In his pre-election year budget, Finance minister Matia Kasaija will internally raise up to Shs32.97 trillion to fund part of the spending pressures in the 2020/21 financial year. The balance of Shs12.52 trillion will come from external sources such as loans and grants.
According to figures approved by Parliament in April, the election- year budget has increased by 12.3 per cent compared to the Shs40.5 trillion appropriated for the current financial year.
Internally, the government intends to raise Shs21.7 trillion from domestic revenues while Shs3.5 trillion will come from domestic financing to recapitalise Banks of Uganda.
The government also intends to raise another Shs7.4 trillion for debt re-financing and an additional Shs215.6 billion will from local revenue for local governments.
External budget support
From the external sources, Mr Kasaija projects that Shs2.9 trillion will come from budget support and another Shs9.6trillion will come from project support.
Budget support is a method of financing the budget through a transfer of resources from an external financing agency to the partner government’s national treasury.
Budget support, according to Ministry of Finance spokesperson Jim Mugunga, is a package of financing, conditionality, policy dialogue and technical assistance. It may be provided either as general budget support (GBS) or as sector budget support (SBS). GBS supports the implementation of a National Development Plan III, while SBS supports the implementation of a sector-development programme.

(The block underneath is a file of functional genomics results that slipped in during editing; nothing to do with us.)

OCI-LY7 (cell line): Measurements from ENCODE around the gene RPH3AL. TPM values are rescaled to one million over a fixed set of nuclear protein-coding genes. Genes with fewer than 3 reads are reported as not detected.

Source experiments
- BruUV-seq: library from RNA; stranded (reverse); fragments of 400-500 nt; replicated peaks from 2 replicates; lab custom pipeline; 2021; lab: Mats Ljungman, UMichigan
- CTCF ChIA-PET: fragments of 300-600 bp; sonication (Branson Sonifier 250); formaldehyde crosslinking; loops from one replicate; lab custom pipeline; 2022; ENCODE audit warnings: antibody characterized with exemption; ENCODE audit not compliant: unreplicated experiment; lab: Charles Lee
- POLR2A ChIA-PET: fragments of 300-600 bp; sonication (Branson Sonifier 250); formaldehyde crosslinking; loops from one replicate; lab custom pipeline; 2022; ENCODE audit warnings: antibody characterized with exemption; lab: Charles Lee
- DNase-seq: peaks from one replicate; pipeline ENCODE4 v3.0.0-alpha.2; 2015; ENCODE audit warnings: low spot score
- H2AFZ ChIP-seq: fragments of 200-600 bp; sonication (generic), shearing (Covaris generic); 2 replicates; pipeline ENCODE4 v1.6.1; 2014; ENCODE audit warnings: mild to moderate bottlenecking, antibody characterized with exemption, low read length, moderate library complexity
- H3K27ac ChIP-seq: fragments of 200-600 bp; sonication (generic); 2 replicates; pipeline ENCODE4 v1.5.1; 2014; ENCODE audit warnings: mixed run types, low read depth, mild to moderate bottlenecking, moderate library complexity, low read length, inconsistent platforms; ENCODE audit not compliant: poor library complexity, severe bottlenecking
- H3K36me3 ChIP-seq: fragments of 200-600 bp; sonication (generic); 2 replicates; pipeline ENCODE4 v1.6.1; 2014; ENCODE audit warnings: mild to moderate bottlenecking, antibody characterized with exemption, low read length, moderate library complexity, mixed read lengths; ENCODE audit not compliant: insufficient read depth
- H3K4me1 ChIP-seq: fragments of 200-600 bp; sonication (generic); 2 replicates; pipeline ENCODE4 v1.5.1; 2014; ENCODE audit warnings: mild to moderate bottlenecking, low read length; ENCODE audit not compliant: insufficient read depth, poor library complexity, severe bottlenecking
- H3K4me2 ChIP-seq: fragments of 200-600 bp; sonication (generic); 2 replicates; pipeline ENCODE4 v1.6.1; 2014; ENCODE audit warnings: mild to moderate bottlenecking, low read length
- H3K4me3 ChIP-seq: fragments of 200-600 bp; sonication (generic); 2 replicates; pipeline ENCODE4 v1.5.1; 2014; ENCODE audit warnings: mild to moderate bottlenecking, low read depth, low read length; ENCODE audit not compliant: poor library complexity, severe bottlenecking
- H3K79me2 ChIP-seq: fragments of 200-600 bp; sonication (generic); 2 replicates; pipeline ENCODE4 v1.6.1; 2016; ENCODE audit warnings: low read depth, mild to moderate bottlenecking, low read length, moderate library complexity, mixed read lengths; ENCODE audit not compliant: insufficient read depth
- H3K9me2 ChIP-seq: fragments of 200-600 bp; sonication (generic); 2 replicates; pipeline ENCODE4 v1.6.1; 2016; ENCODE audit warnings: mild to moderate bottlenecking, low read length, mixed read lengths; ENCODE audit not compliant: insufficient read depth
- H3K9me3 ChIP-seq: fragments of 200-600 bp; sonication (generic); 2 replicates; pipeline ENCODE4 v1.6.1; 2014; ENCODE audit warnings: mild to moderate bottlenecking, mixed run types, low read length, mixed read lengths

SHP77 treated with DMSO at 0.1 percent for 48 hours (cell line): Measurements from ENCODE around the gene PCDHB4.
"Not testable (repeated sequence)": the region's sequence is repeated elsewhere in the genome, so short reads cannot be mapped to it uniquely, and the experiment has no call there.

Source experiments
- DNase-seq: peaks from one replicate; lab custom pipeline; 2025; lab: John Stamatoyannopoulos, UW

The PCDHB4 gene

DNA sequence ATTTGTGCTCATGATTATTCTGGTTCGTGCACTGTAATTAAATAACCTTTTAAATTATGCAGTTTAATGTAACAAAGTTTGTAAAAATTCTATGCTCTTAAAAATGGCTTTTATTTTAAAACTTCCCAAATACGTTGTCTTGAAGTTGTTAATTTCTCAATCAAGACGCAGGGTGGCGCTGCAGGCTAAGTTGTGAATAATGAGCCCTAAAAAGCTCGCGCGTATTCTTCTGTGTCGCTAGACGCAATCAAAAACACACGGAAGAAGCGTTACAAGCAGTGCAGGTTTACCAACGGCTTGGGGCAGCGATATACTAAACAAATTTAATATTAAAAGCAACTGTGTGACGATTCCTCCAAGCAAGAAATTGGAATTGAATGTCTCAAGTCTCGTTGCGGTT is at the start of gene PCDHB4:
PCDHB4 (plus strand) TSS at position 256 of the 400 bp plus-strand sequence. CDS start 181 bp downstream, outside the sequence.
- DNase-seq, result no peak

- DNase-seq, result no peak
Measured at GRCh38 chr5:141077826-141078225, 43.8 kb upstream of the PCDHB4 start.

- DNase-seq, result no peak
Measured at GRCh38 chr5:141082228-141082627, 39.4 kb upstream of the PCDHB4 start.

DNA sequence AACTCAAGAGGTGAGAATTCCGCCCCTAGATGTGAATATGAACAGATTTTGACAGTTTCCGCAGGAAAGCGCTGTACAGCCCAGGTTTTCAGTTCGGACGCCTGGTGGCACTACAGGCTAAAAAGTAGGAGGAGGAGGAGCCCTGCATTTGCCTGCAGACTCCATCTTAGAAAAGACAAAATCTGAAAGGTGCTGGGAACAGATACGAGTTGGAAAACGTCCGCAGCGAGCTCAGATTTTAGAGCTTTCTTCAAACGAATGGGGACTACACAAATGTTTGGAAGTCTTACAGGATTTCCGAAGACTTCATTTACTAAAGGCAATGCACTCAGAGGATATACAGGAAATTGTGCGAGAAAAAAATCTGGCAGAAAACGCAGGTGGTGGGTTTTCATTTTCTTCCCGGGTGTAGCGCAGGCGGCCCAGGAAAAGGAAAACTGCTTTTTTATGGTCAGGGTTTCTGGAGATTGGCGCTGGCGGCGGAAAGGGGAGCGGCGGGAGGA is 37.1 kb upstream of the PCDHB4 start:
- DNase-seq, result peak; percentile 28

The government intends to fund the budget by 72.5 percent while 27.5 percent will come from the external pool. The government used to rely on donor money to finance the budget but the situation has since improved.
Traditionally, Mr Mugunga explained that donors have provided aid either through the financing of specific projects (project aid), which often involved direct participation in their design and implementation, or through providing support to the recipient government’s budget (conditional budget support) while imposing conditionality on how to allocate the available resources.
With economy and businesses struggling to remain afloat due to Covid-19 pandemic, Mr Kasaija and the Uganda Revenue Authority face an uphill task ahead. Tax and related revenue sources are projected to nose-dive due to the slow pace of recovery in the private sector, especially for the tourism and hospitality, the country’s major revenue drivers.
From the external sources, the country is likely to suffer slow remittances from migrant workers abroad as well as development finance partners. Last month, the President announced that the country had lost $1.3 billion worth of remittances from abroad due to covid-19 pandemic.
Government has since unveiled a stimulus package for struggling businesses even as experts say the measures are too inadequate to cushion both the economy and tax payers.
Parliament has already noted with concern that the country’s total domestic revenue (inclusive of Local Government Revenue) in the 2020/21 financial year accounts for only 48.2 per cent of the projected resource envelope, leaving the country with unsolved shortfalls.